The Whitewash

Siang Lu

The Whitewash
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The Whitewash

Siang Lu

It sounded like a good idea at the time - A Hollywood spy thriller, starring, for the first time in history, an Asian male lead. With an estimated $350 million production budget and up-and-coming Hong Kong actor JK Jr, who, let’s be honest, is not the sharpest tool in the shed, but probably the hottest, Brood Empire was basically a sure thing. Until it wasn’t.


So how did it all fall apart? There were smart guys involved. So smart, so woke. So woke it hurts. There was topnotch talent across the board and the financial backing of a heavyweight Chinese studio. And yet, Brood Empire is remembered now not as a historical landmark of Asian representation that smashed the bamboo ceiling in Hollywood, but rather as a fiasco of seismic proportions.

The Whitewash is the definitive oral history of the whole sordid mess. Unofficial. Unasked for. Only intermittently fact-checked, and featuring a fool’s gallery of actors, producers, directors, film historians and scummy click-bait journalists, to answer the question of how it all went so horribly, horribly wrong.

Review

Move over Marvel Chrises, Hong Kong star JK Jr is the hot new property in Tinseltown. That is until the big-budget movie he’s attached to – Brood Empire, a spy thriller based on a series of 1960s Hong Kong pulp novels – implodes from within. How did it all go so wrong for JK and for Brood Empire? The team at trashy celebrity gossip site Click Bae know a raging bin fire when they smell one, and are determined to dig up the unofficial oral history of Brood Empire’s downfall.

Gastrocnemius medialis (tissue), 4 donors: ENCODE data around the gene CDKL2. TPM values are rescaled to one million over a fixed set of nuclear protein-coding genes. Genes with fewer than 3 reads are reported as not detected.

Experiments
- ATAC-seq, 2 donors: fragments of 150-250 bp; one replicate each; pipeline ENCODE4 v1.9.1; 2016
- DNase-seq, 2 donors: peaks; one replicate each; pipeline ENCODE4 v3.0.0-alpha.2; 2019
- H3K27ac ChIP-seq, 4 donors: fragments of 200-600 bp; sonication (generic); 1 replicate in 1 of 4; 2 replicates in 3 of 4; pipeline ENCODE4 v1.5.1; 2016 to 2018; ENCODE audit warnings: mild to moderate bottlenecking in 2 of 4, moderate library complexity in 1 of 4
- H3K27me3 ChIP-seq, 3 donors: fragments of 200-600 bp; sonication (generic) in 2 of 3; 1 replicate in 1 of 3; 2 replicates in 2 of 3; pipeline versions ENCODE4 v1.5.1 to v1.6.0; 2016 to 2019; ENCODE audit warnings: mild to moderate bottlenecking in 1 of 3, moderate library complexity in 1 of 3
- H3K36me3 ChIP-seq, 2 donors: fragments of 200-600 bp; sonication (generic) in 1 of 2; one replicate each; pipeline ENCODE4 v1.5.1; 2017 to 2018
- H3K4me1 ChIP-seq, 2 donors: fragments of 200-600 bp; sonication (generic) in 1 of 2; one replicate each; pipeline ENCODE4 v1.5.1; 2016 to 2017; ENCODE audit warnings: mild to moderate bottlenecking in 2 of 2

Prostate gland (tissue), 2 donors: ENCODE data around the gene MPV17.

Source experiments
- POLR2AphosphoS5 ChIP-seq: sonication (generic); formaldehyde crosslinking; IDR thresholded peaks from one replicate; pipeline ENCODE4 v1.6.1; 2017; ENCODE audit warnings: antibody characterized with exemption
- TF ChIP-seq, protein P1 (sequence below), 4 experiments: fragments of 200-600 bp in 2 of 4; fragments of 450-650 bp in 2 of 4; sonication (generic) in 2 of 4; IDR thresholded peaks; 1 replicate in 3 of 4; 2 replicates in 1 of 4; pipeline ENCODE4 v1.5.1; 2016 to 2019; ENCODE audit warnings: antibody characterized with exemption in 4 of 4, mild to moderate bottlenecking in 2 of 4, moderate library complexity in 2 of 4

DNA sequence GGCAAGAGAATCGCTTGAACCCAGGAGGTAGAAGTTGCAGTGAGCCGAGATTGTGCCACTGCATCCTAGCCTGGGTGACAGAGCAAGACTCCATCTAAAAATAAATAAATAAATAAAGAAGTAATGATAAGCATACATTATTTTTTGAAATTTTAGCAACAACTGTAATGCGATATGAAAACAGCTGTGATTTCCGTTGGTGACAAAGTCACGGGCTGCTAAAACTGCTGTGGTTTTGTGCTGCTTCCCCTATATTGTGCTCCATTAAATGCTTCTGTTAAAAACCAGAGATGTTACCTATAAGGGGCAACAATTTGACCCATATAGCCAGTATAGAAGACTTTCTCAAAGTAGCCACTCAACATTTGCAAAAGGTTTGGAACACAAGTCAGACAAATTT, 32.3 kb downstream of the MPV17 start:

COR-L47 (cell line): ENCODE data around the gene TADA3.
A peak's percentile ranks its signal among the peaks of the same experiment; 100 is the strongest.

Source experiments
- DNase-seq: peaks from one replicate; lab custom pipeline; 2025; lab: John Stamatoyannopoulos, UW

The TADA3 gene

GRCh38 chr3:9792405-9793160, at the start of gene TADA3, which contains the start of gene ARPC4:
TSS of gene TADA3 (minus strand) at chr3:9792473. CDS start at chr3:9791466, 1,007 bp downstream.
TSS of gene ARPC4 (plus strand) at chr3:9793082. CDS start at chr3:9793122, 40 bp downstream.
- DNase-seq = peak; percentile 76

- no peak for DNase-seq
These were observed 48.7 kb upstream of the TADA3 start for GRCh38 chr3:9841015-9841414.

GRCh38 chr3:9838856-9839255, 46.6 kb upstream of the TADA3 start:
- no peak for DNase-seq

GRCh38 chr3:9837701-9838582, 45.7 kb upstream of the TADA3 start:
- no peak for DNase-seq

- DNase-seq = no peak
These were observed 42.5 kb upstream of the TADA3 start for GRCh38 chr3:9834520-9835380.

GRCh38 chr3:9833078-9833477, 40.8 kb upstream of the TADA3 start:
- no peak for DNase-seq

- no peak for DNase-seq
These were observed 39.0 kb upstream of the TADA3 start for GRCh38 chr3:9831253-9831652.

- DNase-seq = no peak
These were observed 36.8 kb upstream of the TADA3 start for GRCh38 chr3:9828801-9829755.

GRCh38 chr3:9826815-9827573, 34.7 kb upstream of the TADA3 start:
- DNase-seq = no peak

It turns out the real story is much more complex, spanning from the 1960s to the Covid present and featuring a cast of players that includes actors from America and Hong Kong, conglomerate financiers dabbling in film, MMA fighters, online streaming stars and more. Structured entirely in interview excerpts, The Whitewash offers a glimpse into the culture clash between East and West in Hollywood, one that places its story within the larger context of Asian and Asian- American screen histories. Expect to see mentions of legends such as Bruce Lee, the Shaw Brothers and Leslie Cheung in these pages, as well as a withering assessment of Hollywood’s record of racism, whitewashing and double standards for Asian actors. JK Jr may be a bit superficial – at one point, he says, ‘people crave authenticity … the audiences want to see my face, my abs’ – but his experience is an all-too-familiar one of promises broken and a career stalled.

Siang Lu won the 2021 Glendower Award for an Emerging Queensland Writer for his manuscript of The Whitewash, and it truly feels like an ambitious work that’s attempting a story you rarely find in Australian fiction. Lu skewers the shallow self-justification of the film and gossip industries, and being in the presence of such self-serving characters for extended periods of time can feel draining. Dig under the naked ambition, though, and you’ll find thoughtful questions being raised about father-son relationships, dynastic business legacies, hierarchies of taste and shifts in international soft power. With its accessible prose and film-history appeal, The Whitewash is an entertaining read from a bold new voice.

Jackie Tang is is the editor of Readings Monthly

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